vintage, nostalgia and memories

January 21, 2018

Interesting Vintage Photographs Capture Models Demonstrating the Aqua Bobber in the Summer of 1961

In the summer of 1961, LIFE photographer Francis Miller captured the spectacle appears to be some kind of publicity stunt for the “Aqua Bobber Co.”– the manufacturer of swimmer’s floaties? A google of the company today suggests only that. This inexplicable bobber seems to have been invented for the sole purpose of bobbing buxom babes in bikinis around to the amusement of the passing crowd...

Minutes Before the Omagh Bombing

In 1998, Omagh bombing was a terrorist attack in Omagh, County Tyrone, Northern Ireland, carried out by the Real Irish Republican Army. The bombs killed 29 people and injured more than 220 people. This photo was recovered from a camera found in the debris following the blast, the red car that can be seen in the background – a red Vauxhall Cavalier – was carrying the bomb that killed the innocent victims.

The red Vauxhall Cavalier containing the bomb. This photograph was taken shortly before the explosion; the camera was found afterwards in the rubble.

One survivor Jolene Jamison recalled, “I was in the kitchen, and heard a big bang. Everything fell on me – the cupboards blew off the wall. The next thing I got blasted out into the street. There was smashed glass everywhere – bodies, children. People were inside-out.” Both the child and the gentleman in the picture, who were Spanish tourists, miraculously survived the incident. The photographer, who was with the same group of Spanish tourists, was killed.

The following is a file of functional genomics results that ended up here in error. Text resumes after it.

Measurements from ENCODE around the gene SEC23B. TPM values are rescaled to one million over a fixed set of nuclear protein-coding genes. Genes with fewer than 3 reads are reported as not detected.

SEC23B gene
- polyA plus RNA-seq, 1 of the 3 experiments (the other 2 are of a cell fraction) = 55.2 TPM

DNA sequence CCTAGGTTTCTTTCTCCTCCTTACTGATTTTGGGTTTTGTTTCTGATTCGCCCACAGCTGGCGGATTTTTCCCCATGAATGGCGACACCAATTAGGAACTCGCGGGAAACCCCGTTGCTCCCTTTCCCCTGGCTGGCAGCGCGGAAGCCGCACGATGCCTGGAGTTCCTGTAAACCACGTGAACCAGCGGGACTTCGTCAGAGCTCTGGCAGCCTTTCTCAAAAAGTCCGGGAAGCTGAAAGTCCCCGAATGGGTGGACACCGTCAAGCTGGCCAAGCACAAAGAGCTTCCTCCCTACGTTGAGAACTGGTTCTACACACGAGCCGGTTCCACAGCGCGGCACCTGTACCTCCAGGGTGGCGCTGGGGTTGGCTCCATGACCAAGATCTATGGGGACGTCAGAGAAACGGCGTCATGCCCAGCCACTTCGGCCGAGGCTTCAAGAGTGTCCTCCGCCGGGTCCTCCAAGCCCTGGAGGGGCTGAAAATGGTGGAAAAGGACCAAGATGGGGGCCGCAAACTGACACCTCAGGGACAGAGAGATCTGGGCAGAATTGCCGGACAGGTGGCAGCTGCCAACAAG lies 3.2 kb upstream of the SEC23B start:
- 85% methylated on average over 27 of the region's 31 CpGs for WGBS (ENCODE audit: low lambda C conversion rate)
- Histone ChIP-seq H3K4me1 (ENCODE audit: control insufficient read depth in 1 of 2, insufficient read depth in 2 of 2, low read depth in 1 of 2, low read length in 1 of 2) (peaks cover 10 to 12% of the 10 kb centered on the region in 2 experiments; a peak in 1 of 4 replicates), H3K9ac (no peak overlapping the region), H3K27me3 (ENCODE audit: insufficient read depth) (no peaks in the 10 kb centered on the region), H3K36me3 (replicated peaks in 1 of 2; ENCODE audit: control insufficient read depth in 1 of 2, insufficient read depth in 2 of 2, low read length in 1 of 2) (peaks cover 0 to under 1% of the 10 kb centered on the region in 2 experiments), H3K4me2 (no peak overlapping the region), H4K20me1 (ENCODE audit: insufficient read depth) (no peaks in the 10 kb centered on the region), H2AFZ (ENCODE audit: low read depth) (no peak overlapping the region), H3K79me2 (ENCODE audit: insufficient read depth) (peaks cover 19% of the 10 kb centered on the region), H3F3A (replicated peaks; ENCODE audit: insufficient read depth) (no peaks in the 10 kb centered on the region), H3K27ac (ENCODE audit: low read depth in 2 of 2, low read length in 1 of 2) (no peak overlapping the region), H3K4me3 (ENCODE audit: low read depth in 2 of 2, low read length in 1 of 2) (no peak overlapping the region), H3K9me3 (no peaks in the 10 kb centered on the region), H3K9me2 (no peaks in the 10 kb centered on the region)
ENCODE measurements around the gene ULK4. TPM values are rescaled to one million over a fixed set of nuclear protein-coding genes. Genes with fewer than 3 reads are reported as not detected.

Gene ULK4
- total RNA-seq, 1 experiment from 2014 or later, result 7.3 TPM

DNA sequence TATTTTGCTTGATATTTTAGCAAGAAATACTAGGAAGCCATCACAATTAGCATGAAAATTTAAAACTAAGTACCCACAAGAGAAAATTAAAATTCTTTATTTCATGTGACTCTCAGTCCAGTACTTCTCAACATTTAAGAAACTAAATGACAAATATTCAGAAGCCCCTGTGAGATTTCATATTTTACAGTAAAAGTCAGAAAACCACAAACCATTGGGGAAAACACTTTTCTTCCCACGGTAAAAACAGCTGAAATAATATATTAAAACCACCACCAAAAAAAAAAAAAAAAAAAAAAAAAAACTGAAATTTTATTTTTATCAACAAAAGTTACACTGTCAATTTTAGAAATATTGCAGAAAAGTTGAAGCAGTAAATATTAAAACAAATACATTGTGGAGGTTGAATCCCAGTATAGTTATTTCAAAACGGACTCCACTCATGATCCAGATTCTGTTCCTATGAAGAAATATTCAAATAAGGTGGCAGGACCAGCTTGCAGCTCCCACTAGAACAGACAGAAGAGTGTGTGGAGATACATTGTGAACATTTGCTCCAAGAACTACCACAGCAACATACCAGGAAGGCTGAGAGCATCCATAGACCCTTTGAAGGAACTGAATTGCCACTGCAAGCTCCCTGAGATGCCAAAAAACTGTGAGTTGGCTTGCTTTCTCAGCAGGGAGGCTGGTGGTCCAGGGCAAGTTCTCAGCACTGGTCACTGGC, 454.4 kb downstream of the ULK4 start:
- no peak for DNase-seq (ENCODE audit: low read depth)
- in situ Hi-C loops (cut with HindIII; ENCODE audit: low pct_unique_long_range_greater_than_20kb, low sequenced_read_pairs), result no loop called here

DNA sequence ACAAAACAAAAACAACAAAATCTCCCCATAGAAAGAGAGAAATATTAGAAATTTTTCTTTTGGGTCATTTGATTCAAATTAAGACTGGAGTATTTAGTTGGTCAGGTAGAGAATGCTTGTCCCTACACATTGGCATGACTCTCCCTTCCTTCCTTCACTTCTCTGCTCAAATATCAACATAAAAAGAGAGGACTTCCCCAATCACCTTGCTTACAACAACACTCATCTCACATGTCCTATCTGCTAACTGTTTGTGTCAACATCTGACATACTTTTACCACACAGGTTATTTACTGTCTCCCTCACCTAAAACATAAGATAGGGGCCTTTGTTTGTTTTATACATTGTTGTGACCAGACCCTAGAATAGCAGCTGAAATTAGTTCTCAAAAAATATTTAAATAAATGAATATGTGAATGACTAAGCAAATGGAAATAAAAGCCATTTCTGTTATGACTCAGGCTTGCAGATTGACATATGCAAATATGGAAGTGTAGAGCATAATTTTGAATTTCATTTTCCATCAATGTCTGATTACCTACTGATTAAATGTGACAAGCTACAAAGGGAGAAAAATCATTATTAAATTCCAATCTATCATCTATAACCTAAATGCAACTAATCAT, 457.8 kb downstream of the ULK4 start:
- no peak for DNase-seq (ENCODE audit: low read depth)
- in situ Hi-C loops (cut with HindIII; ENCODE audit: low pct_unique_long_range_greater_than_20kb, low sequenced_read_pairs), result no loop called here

Everyday Life of Aylesbury, England in the 1980s Through Beautiful Color Photos

These beautiful photos from Ron Adams that captured street scenes of Aylesbury, the county town of Buckinghamshire, England in the 1980s.

 Jowett's, Kingsbury, Aylesbury, Bucks, circa 1980

Agro site, Buckingham Street, Aylesbury, Bucks, May 1980

At the Bacon Shop, 6, Cambridge Street, Aylesbury, Bucks, circa 1980

At the Bacon Shop, 6, Cambridge Street, Aylesbury, Bucks, circa 1980

At the Bacon Shop, 6, Cambridge Street, Aylesbury, Bucks, circa 1980

January 20, 2018

Svenska Dansband: 43 Vintage Portraits of Swedish Dance Bands of the 1970s

Dansband ("dance band") is a Swedish term for a band that plays dansbandsmusik ("dance band music"). Dansbandsmusik is often danced to in pairs. The terms dansband and dansbandsmusik were coined around 1970, when Swedish popular music developed a signature style. The genre developed primarily in Sweden, but has spread to neighbouring countries Norway, Denmark and the Swedish speaking regions of Finland.

Before dansband music became popular, many jazz orchestras played a "schlager-inspired" dance music. Many people believe that the development of the dansbands during the 1950s and 1960s depended on the decreasing interest for jazz, it being replaced by pop and rock as the most popular music among young people.

The golden era of dansband music was the 1970s, with bands like Thorleifs, Flamingokvintetten, Ingmar Nordströms, Wizex and Matz Bladhs. There were at most around 800 full-time working dansbands in Sweden; by the late 1990s this number was down to around 500.

The term "dansband" was coined in Sweden in 1976, to sound more modern and tougher than the earlier "dansorkester" (dance orchestra), but later many of the bands have begun to call themselves "live bands".